Learning by annotating sources.

1. Learning goals and grading criteria

  1. Student will create an account with hypothes.is using the name they go by in our course.

  2. Student created two annotations in hypothes.is : one on a primary source and one on a secondary source.

  3. Annotations explained something about the source, asked relevant questions, or provided historical context.

  4. Student joined the group in hypothes.is and made sure all their annotations are submitted to the group, not the pubic.

  5. Student tagged their annotations with metadata.

  6. Student responded to another student’s annotations.

2. Annotating the past.

When you write yourself a little note on the side of a book you are reading, that’s an annotation. To annotate is to add a note to a source. We can now do this collectively in a digital environment, which allows us to learn together in ways that traditional reading separately does not.

Our work this week will focus on analysis of sources all together. Annotation is writing on a source itself. To do this we are going to use a new tool, called hypothes.is . Please create an account at https://web.hypothes.is/

Annotating the past.
Annotating the past.

3. Enter this website about the Opium War in China.

https://via.hypothes.is/https://visualizingcultures.mit.edu/opium_wars_01/ow1_essay02.html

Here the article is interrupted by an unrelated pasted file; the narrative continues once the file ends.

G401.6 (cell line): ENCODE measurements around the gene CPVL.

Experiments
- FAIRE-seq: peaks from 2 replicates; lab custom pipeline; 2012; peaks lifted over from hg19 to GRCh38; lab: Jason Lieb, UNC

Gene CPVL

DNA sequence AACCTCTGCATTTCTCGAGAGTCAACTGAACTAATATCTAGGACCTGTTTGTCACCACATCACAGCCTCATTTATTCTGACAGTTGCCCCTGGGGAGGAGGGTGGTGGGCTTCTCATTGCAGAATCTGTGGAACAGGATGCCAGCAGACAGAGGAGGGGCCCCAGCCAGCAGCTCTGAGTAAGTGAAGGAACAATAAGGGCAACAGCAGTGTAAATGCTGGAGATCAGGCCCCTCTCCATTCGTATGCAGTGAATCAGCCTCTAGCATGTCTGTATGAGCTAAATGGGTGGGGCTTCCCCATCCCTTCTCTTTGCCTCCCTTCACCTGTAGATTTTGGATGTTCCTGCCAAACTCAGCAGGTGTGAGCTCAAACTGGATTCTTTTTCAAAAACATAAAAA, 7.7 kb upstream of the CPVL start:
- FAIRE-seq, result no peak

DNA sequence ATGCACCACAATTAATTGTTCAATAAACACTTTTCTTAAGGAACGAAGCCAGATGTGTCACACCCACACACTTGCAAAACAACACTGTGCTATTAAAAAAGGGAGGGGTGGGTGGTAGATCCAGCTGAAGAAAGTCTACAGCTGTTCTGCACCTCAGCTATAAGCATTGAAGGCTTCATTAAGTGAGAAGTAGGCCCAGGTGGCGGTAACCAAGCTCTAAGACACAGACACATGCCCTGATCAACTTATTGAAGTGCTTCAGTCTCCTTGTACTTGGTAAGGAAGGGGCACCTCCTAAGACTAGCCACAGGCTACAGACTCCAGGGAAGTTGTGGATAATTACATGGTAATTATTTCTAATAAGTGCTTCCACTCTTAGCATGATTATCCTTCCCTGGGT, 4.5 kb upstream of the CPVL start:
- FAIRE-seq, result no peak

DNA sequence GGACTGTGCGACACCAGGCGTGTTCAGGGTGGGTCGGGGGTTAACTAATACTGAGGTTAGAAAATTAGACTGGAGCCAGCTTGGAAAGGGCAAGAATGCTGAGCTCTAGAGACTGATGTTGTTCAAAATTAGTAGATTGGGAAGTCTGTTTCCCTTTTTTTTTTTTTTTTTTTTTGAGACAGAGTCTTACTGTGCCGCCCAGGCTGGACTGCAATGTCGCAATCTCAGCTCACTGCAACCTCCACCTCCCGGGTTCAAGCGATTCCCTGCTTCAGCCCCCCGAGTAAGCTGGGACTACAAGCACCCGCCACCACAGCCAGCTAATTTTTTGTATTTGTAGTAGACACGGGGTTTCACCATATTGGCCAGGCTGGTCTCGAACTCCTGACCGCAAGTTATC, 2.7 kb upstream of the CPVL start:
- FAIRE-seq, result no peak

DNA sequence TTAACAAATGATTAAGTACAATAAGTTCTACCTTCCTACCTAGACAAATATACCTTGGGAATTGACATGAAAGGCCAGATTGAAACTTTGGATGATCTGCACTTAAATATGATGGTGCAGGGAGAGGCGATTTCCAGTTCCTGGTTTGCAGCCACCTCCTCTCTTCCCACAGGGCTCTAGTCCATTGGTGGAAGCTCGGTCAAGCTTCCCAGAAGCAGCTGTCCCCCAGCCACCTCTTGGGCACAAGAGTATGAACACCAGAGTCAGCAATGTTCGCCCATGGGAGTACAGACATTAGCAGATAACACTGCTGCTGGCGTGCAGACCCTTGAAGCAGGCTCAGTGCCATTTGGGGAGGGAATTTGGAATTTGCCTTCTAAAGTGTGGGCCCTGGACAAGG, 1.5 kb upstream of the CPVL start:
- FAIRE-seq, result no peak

4. You’ll see an interface that looks like this.

  1. If you highlight with your mouse any text, it will give you an annotation space.

While we will be annotating as a group, I am going to use a feature of hypothes.is called “groups” to keep our annotations private.

Use this link to join our group: https://hypothes.is/groups/dZ76kWb4/normandale–1102–10-online

  1. Make sure you post your annotations to our group (1), not to the public section.
You'll see an interface that looks like this.
You'll see an interface that looks like this.

5. Annotate a picture and a quotation.

For this assignment, I’m asking you to do two annotations.

  1. Annotate a one passage from a picture. Your annotation can relate the picture to a larger historical context, explain what the historical significance of the painting is, or ask questions you have of your fellow students.
Annotate a picture and a quotation.
Annotate a picture and a quotation.

6. Annotate a secondary source passage as well.

  1. For your second annotation, find a passage that you think needs explanation, context, or questions. Add your annotation and submit it to our group.